By Jesse Marx
By Chris Parker
By Jake Rossen
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Glenn is indeed a respected veteran of the department, having done her first mediation in Minnesota, after the Red Lake Reservation uprising in 1979. She has testified before Congress about the work she has done in a series of church arsons, and she has had some 30 successful mediations between police and citizens. More recently, Glenn was a conciliator after race riots in Cincinnati in April 2001. Glenn is based in a regional office in Chicago, but has done stints in Washington, DC, and New York. Her job, she says, is part of Title 10 of the 1964 Civil Rights Act, and her office is the only government agency that works on mandates related to race.
"I am here to mediate, not to investigate," Glenn says, explaining that investigations happen through the department's civil rights branch and that her office does not share files with the other branches of the department. Still, she concedes: "Communities often don't want any kind of federal presence, and that's understandable."
Glenn has been here three times since the Jordan riot. When she appeared publicly before the council, Glenn told council member Biernat that she saw the Jordan incident on news reports and decided to come to town, but now she admits that she was contacted by members of the community in north Minneapolis.
In fact, Glenn was contacted before that August night in Jordan. Longtime local activist Ron Edwards confirms that he called one of Glenn's superiors in the justice department days before, at the behest of a group called Communities United Against Police Brutality. After meeting with Edwards and various black leaders, two local civil rights attorneys wrote a letter that arrived at Glenn's office on August 21. By nightfall on August 23, she was touring the neighborhood.
Glenn is cagey about "a blueprint" that her office has about proceeding with mediation, but an agreement she forged with the mayor of Canton, Ohio, in June 2000 calls for a better internal affairs system for the police department, "cultural diversity training" for police officers, and the establishment of a citizen-police relations commission. (Minneapolis's own such commission, the Civilian Review Authority, is undergoing a major restructuring.)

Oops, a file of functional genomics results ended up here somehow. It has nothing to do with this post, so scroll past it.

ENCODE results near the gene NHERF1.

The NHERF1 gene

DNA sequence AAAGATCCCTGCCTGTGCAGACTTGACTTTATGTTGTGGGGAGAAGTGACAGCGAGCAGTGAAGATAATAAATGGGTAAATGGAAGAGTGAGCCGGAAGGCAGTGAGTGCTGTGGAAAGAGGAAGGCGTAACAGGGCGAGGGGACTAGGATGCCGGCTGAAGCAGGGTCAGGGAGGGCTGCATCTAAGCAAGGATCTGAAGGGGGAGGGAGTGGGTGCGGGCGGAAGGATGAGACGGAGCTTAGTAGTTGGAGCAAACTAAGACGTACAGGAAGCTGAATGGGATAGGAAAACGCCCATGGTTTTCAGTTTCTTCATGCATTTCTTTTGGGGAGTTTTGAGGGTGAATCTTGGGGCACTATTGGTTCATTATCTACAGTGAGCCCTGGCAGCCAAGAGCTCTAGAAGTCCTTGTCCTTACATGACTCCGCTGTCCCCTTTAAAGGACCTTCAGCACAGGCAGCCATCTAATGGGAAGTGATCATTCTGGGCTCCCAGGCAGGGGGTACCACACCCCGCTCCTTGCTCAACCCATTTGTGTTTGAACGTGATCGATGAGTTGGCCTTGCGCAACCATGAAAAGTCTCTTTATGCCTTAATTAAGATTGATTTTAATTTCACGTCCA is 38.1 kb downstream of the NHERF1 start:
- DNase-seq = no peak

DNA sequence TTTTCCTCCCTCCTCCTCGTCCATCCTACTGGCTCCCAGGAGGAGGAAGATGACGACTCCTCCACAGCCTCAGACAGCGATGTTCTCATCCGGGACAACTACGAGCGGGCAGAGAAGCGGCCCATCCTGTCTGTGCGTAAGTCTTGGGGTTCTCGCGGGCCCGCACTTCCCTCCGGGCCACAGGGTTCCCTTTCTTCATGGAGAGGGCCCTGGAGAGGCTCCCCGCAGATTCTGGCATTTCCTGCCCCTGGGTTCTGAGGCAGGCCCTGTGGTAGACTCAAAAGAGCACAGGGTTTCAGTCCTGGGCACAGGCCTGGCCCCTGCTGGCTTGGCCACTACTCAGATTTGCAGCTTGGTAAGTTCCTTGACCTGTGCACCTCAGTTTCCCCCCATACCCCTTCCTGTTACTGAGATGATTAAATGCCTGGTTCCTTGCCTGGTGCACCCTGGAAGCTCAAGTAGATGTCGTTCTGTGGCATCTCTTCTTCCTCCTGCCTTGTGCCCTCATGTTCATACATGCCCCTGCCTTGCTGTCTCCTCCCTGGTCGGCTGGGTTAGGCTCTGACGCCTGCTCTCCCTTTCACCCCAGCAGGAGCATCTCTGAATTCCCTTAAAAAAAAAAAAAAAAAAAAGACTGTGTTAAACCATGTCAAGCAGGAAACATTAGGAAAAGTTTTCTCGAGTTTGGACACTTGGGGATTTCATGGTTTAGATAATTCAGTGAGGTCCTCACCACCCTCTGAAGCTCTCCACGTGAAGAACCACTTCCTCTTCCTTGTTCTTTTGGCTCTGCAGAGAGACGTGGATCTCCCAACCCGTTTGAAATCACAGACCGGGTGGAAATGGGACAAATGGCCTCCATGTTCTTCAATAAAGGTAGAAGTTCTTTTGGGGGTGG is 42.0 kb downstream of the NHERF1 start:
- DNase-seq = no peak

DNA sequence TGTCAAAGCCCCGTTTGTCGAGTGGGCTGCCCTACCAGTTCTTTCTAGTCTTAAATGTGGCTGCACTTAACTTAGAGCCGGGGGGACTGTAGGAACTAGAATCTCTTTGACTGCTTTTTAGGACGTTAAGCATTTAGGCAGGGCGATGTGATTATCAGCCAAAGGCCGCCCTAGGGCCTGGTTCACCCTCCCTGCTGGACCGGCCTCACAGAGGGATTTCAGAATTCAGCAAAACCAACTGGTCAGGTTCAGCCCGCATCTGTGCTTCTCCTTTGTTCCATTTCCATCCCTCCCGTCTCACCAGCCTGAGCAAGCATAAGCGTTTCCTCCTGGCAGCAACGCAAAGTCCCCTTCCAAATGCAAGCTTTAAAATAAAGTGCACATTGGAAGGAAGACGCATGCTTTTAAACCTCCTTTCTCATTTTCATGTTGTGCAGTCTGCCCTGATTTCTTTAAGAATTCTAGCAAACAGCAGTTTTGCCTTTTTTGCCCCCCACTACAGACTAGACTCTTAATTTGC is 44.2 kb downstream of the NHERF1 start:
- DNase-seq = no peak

"Our job is to implement communication," Glenn says, and quickly adds, "We do like to get written agreements."
It's also clear that Glenn wants to have control over which members of which communities come to the table. This has led to misgivings about her role from city leaders. As Barb Johnson said in the September 13 city council meeting: "What is community? And who is on that community? I'm wondering whether we want a federal mediator--or is there another way?" This elicited boos from the crowd.
"It isn't clear to me where we go from here," says the Sixth Ward's Dean Zimmermann, an outspoken critic of police behavior and a supporter of Schiff's original motion. "Barb Johnson says there are other channels to look at, but those channels don't work. People get attention when they take it to the streets. We can't wait until things get really ugly."
Some council members believe that one of the two committees looking at mediation-- public safety and health and human services--will refer the matter back to the entire council soon.
"The city wants to decide who comes to the table on behalf of 'the community,'" argues Ron Edwards. "It's bullshit. I think it's rather racist, myself. People worry about Ashcroft coming to town now, but something more is going to happen, and when it does, then Ashcroft will be here with 2,000 federal marshals."